U.S. Drops in Ranking of University Research Funding

October 22, 2019

The U.S. has dropped its position relative to other countries in university research funding, according to a new report by the Information Technology & Innovation Foundation (ITIF), and now holds the 28th spot out of 39 countries, with just 0.2 percent of its gross domestic product dedicated to university research funding.

“Other nations are increasing their investments in university research because they understand the critical role research universities play in generating innovation-based economic growth. Research drives innovation, and innovation drives long-run economic growth -- creating jobs and improving living standards in the process,” Rob Atkinson, ITIF president and lead author of the report, said in a written statement. “The United States can’t rest on its laurels. To once again lead the world in innovation, policymakers must make the necessary investments in university research.”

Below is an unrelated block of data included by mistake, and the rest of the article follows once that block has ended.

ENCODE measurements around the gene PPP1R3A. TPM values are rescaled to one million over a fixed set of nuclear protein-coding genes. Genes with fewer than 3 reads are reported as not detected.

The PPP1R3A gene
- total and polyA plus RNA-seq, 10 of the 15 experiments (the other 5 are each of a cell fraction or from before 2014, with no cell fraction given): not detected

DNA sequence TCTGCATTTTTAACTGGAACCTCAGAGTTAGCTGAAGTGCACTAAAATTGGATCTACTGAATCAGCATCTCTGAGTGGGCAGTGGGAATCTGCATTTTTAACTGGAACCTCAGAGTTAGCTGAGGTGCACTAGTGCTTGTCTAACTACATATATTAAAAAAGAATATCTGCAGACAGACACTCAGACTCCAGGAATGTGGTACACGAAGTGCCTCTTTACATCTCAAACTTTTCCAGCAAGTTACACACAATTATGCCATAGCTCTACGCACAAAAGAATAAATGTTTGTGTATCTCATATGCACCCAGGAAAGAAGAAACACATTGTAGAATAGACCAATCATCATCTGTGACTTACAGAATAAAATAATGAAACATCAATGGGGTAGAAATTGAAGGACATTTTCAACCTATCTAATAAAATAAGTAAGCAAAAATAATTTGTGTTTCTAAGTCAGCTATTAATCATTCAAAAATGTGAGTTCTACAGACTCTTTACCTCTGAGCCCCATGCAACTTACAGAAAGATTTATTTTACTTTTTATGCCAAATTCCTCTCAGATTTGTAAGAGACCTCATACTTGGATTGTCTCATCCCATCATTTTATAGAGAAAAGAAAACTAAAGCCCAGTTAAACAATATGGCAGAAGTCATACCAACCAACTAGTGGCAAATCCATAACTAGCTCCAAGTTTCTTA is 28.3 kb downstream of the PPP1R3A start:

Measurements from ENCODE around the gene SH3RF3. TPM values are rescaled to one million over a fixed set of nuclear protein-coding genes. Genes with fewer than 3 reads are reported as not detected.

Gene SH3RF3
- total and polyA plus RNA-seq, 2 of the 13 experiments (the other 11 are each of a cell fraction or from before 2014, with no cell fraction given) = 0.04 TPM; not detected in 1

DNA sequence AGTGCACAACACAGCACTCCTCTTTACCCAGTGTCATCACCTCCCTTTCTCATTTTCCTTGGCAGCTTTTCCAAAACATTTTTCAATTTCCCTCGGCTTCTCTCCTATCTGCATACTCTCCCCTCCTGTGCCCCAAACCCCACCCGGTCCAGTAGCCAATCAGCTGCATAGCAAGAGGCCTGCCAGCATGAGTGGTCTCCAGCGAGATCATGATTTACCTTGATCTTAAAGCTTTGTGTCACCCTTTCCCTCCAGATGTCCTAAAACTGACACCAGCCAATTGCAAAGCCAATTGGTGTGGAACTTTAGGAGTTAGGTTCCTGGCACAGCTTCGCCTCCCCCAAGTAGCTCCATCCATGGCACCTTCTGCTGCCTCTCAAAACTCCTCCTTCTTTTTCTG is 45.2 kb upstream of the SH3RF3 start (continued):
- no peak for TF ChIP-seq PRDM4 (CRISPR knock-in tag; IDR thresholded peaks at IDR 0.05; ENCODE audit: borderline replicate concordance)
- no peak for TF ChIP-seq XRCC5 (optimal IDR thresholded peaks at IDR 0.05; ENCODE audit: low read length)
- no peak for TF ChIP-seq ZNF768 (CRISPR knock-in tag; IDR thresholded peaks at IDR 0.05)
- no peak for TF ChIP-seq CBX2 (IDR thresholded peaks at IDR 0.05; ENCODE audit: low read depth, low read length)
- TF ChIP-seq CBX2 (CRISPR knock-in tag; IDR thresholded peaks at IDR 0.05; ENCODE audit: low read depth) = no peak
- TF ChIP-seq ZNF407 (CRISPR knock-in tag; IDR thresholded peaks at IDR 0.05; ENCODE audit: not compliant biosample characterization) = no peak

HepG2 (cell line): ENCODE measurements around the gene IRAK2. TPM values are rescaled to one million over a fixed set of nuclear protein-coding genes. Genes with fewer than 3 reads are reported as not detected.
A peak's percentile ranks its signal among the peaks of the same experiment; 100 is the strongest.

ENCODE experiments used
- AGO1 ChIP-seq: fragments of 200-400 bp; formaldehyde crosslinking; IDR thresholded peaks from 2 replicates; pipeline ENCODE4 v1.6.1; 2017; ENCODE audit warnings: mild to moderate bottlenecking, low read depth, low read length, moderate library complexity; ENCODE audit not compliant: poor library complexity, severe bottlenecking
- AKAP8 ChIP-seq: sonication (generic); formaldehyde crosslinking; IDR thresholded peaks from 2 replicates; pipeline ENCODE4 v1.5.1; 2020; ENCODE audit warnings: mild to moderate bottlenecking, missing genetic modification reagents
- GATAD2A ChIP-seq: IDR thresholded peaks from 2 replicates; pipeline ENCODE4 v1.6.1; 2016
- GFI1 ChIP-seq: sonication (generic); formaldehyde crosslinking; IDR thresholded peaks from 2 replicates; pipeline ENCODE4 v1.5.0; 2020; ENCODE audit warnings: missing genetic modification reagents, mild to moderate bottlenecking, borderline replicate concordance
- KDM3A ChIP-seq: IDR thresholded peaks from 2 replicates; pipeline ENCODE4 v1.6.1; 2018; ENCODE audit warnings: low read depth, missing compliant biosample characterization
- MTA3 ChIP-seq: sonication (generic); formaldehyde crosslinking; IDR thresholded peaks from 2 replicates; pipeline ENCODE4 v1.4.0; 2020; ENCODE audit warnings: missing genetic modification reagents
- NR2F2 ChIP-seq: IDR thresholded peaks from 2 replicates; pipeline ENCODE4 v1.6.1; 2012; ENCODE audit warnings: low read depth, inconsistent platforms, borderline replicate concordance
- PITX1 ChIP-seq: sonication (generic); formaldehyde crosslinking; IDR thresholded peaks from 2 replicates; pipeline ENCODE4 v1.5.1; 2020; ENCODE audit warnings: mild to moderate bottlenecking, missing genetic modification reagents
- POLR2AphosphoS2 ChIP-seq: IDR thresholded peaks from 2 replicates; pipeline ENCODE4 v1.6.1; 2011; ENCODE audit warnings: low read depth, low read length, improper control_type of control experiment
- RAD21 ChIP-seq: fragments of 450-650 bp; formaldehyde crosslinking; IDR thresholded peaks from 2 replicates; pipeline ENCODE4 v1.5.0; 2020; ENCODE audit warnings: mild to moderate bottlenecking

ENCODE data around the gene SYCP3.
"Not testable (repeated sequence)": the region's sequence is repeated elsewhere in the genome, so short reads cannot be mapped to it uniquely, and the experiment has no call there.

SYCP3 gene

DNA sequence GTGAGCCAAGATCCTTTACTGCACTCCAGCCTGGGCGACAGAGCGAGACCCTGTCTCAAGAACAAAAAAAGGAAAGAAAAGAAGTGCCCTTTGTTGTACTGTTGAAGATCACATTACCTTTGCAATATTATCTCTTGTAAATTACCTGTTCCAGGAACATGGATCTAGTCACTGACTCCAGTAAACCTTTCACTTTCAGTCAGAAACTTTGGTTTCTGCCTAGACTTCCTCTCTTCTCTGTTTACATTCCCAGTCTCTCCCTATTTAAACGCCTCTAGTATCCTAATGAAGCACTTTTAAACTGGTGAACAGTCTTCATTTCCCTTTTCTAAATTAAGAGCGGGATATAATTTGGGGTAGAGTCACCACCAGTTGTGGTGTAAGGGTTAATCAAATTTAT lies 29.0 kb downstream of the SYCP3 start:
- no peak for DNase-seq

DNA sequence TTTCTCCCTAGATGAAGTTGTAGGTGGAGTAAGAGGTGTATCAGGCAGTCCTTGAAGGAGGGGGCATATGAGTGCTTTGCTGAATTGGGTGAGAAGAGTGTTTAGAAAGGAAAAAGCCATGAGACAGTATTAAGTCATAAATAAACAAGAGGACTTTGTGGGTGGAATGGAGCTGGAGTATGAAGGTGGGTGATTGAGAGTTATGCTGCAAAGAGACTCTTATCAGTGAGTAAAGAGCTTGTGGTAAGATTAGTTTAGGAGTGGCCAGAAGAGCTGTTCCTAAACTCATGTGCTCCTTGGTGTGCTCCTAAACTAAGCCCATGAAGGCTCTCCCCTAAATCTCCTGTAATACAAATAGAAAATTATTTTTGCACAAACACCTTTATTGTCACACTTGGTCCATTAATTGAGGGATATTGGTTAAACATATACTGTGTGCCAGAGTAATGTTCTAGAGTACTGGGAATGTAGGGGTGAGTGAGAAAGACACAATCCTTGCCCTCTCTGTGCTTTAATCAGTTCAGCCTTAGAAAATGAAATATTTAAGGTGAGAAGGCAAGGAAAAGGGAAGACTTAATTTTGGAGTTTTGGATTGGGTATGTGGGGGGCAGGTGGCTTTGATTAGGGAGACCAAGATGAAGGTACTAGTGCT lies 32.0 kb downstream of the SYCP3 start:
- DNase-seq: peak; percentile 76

Switzerland, Denmark and Norway occupy the top three spots, the report said. Switzerland spends 0.76 percent of its GDP on research funding. Comparatively, Romania occupies the lowest position of the 39 countries represented, with just 0.04 percent of its GDP going to university research.

The average share of the GDP used across all countries identified was 0.22 percent. The top 12 countries on ITIF's list all invested double the amount the U.S. does.

“The private sector alone does not and cannot invest in university research funding at the levels society needs,” Caleb Foote, a research assistant at ITIF and co-author of the report, said in a statement. “The university system plays an important role in filling the gap between the current levels of private research and development and the optimal levels for economic growth.”

ITIF used data from the Organisation for Economic Co-operation and Development and the National Science Foundation to compile the report. ITIF is an independent research and education institute that focuses on public policy and technological innovation.

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